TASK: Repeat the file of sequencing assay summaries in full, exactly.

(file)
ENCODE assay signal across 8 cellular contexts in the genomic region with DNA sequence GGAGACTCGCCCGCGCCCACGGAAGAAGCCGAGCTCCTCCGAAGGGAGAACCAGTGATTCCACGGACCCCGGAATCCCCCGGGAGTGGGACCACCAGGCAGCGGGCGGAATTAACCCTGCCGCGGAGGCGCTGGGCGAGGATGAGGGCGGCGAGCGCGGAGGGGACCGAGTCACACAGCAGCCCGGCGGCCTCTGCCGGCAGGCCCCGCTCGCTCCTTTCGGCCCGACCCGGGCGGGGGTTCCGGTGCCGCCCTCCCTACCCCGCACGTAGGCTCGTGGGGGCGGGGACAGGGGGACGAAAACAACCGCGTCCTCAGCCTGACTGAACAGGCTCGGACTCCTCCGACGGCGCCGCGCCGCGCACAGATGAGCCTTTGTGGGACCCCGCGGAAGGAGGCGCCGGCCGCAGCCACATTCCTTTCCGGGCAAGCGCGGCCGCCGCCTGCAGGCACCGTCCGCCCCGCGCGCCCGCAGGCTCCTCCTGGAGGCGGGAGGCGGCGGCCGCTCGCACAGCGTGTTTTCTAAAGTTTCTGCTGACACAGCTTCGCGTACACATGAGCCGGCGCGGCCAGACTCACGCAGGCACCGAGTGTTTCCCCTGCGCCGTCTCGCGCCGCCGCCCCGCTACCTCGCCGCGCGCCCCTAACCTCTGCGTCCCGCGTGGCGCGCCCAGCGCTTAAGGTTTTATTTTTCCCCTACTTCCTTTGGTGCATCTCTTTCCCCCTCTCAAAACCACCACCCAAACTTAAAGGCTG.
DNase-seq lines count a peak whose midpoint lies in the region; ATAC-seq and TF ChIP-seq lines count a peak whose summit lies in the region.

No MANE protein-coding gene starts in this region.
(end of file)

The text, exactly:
ENCODE assay signal across 8 cellular contexts in the genomic region with DNA sequence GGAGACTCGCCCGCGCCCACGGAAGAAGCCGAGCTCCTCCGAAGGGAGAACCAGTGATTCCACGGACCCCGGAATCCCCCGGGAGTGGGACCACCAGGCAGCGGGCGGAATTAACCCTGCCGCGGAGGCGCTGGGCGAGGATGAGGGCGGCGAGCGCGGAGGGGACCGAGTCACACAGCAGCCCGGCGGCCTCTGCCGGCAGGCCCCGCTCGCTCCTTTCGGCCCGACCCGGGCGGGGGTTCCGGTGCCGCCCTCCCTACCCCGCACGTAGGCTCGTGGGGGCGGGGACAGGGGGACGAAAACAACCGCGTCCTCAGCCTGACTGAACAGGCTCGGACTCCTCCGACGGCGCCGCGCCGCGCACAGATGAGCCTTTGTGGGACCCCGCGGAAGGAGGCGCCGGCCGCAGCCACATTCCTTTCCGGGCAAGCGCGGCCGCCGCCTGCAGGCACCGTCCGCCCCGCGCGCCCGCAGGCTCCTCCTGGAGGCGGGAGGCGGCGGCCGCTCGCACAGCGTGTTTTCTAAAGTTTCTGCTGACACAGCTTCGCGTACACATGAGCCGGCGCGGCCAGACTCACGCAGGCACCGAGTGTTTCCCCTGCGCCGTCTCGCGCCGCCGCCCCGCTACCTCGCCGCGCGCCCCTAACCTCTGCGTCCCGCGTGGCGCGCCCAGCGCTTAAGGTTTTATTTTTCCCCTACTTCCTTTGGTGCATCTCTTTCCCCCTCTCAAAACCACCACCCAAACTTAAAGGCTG.
DNase-seq lines count a peak whose midpoint lies in the region; ATAC-seq and TF ChIP-seq lines count a peak whose summit lies in the region.

No MANE protein-coding gene starts in this region.